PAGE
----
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How to Question for Budget

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Qualifying for budget, or handling objections around budget and money, are areas most sales reps feel uncomfortable in.  To start with, I’ve heard many sales reps tell me that bringing up budget or money on a qualifying call is not only uncomfortable, but that it’s inappropriate as well.  They say, “I haven’t given any value yet, so it’s too early to talk about budget!” 

My response is that if your product or service is out of a prospect’s budget, or if they feel it’s too expensive, then it doesn’t matter how much value you give it – they aren’t going to buy from you.  That’s why it’s crucial to qualify for budget up front – just as you would with decision maker, timeframe, etc.

And when objections about money or price come up, again, sales reps often struggle with how to handle it.  In fact, most sales reps’ default response is to try to lower the price rather than either build value or help the prospect find other areas to get budget from. 

Below you’ll find a variety of ways of both qualifying for budget and asking questions to help assist you in helping the prospect find the budget.  Getting comfortable with regularly asking these questions – both during the qualifying stage and during the close – will allow you to both identify qualified prospects and help you close them. 

As always, adapt them to fit your product, service or personality and practice, drill and rehearse them until they become automatic for you:

Budget Questions during qualifying:

“How much budget do you have set aside for new advertising?” (This week, quarter, or year)

“How much are you currently spending to attract new consumers?”

“How much budget do you currently spend on keeping or retaining your existing customers?”

“How much have you set aside this?”  (Your product or service)

“What do you know about management’s budget when it comes to adding….” (Your product or service)

“Besides yourself, who else would weigh in on making a budget decision on this?”

LAYER:

“And what is their role (or your role) in that process?”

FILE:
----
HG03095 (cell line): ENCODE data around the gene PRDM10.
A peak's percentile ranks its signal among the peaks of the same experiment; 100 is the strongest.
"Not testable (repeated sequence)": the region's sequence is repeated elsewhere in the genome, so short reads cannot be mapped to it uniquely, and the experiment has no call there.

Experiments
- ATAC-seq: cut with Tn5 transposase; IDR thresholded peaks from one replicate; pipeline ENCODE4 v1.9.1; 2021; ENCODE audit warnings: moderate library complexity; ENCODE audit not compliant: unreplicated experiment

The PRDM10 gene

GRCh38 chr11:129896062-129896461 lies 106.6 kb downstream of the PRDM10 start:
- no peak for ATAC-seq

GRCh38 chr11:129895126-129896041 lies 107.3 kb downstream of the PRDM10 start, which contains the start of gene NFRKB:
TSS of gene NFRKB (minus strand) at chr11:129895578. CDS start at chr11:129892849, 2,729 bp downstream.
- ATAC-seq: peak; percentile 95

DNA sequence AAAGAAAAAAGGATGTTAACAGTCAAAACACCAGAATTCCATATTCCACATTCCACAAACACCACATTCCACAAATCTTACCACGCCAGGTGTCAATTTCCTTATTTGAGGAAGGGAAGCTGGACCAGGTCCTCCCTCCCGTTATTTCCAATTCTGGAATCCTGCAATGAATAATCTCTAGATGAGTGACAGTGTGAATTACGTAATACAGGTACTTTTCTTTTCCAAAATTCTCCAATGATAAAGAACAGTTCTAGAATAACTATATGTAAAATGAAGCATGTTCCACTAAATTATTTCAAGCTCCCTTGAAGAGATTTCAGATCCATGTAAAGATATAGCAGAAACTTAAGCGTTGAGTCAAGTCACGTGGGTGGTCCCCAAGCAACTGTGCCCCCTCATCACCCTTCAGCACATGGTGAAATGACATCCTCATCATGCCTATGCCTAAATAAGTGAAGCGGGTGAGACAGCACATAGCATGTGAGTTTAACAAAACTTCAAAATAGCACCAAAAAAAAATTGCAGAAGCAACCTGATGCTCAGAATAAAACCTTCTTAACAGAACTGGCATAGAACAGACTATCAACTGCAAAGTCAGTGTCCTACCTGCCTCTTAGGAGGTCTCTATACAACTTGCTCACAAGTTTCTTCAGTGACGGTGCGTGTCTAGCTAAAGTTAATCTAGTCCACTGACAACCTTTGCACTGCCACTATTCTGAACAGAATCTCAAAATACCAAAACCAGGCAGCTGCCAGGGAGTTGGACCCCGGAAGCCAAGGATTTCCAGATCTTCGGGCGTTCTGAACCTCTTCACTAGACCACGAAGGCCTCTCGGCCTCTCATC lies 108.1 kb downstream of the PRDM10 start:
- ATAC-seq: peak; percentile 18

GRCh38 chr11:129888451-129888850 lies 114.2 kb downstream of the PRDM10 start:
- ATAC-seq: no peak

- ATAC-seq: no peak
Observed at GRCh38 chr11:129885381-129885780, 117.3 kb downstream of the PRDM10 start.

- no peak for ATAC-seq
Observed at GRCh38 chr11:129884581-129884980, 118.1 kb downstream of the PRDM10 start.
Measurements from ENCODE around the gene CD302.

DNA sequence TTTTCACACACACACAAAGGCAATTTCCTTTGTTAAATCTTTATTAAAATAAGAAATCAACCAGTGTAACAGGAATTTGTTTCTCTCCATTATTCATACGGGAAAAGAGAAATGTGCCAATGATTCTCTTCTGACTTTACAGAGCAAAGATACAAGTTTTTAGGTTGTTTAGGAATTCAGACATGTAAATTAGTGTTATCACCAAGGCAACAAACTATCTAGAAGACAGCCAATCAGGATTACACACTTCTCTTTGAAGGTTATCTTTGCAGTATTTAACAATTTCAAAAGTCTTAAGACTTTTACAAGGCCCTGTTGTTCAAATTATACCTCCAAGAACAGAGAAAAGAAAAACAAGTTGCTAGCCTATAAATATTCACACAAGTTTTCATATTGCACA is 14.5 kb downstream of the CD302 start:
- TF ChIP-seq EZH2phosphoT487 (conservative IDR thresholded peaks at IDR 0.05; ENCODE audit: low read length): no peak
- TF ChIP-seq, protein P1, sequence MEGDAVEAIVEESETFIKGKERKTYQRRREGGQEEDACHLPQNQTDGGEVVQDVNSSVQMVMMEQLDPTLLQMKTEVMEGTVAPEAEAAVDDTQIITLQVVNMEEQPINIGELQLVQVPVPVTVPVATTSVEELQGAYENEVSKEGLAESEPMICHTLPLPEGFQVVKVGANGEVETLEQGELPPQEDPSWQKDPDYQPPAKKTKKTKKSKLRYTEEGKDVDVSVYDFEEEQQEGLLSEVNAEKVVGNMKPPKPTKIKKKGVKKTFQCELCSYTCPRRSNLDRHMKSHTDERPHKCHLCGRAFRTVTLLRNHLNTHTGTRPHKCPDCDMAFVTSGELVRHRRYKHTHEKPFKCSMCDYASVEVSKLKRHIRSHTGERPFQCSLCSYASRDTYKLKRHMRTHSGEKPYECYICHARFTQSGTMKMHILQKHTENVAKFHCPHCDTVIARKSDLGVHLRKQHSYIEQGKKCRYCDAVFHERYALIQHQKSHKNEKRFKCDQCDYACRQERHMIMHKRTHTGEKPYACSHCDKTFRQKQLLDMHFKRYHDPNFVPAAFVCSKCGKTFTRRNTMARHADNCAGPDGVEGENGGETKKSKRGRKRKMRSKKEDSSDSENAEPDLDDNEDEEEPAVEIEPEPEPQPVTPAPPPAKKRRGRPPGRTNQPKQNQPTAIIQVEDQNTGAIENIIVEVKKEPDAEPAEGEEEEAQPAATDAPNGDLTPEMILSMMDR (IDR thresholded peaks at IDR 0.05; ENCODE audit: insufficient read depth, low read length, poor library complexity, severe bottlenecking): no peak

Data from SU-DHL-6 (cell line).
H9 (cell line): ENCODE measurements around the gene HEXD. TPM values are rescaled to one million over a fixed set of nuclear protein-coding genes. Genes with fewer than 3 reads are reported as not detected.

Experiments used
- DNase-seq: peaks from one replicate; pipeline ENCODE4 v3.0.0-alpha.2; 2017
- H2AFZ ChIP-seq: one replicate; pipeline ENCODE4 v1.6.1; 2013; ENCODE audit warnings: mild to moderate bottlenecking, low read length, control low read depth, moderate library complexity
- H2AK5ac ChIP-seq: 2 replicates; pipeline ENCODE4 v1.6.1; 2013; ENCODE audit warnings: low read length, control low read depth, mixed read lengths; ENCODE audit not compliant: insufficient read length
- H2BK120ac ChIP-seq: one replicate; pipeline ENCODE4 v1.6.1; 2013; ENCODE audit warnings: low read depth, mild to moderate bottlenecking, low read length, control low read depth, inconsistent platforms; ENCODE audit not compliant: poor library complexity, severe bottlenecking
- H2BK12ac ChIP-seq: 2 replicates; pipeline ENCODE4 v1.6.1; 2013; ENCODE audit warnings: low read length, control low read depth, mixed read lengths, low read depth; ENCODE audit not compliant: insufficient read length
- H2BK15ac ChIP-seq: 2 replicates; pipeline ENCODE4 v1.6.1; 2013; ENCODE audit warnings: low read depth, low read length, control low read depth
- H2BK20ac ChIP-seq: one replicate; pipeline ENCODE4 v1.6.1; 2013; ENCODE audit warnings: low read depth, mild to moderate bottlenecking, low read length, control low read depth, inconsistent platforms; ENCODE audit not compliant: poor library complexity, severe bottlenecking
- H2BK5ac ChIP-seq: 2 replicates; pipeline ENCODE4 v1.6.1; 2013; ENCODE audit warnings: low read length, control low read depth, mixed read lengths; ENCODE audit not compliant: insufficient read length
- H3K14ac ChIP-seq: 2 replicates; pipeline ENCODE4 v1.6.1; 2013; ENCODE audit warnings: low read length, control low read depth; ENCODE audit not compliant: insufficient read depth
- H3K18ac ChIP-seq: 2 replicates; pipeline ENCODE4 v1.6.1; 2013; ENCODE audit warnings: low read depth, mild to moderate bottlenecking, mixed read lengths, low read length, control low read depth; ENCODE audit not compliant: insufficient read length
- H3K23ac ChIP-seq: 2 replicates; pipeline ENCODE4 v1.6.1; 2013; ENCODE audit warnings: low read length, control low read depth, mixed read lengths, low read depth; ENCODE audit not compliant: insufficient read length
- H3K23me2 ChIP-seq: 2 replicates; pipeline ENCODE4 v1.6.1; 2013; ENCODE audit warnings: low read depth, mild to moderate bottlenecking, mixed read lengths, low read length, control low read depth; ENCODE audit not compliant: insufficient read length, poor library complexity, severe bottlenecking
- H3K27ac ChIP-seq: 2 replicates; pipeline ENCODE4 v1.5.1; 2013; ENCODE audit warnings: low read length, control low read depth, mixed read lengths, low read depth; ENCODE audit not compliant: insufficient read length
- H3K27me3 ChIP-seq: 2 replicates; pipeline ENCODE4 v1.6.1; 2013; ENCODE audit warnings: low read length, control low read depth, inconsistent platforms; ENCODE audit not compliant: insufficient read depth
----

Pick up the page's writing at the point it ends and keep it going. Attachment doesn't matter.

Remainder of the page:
LAYER:

“And what do you know about their budget for adding a new…. (Your product or service)

“How much of a priority is this (your product or service area) for you this month?”  (Or quarter)

“How much does your department (or company) spend on new client acquisition?”

“Our solution runs a ballpark of $10,000 up to $50,000.”  If you liked what you saw, could you work within that range?”

“What’s your budget for this?”

“What are your plans for (your product or service area) for the upcoming season/quarter for this?”

Budget Questions during the close:

“What is a new customer worth, roughly, to you?”

LAYER:

“And how much budget, per week/month/year, have you set aside to attract those new customers?”

LAYER:

“And how much of that budget is still not used that you could apply to this?”

“When something like this comes up that you believe will work for you (your department or company), how do you normally go about getting the budget for it?”

“How do you draw from next month’s/quarter’s budget to get something like this that you really know will help you?”

“What is your yearly budget for this area (of your product or service)?”

LAYER:

“And how much of that do you have left over?”

“Let me ask you: around this time of year, how do you handle these kinds of purchases?”

“Who else could you get approval from to afford this extra expense?”

“How do you normally get something above budget approved?”

“How can you borrow against next year’s budget to get the profits and results this year?”

“What do you have to do now to make sure this is properly budgeted for next quarter?”

“What other areas/departments can you borrow from to start this service today?”

“If money weren’t an issue here, would you move forward?”

[If Yes]

“GREAT!  What are three ways you can think of now to get the budget for this?”

“What did you do last time you really wanted something?”

“How did you get the money last time you really wanted something?”

“We all have ways of getting the money when we really want something, what way do you have of getting the money now?”

“Who (which department) could you borrow from?”

“How about I put you on our low cost down payment program, and you can then set up easy monthly payments so you can get started today?”

As you can see, there are a variety ways of not only bringing up or getting clarity around the budget issue, but of also leading your prospect to revealing how and when they can get or find the budget.  Have some fun with this and hit MUTE while you get all the answers and solutions around budget that you need!

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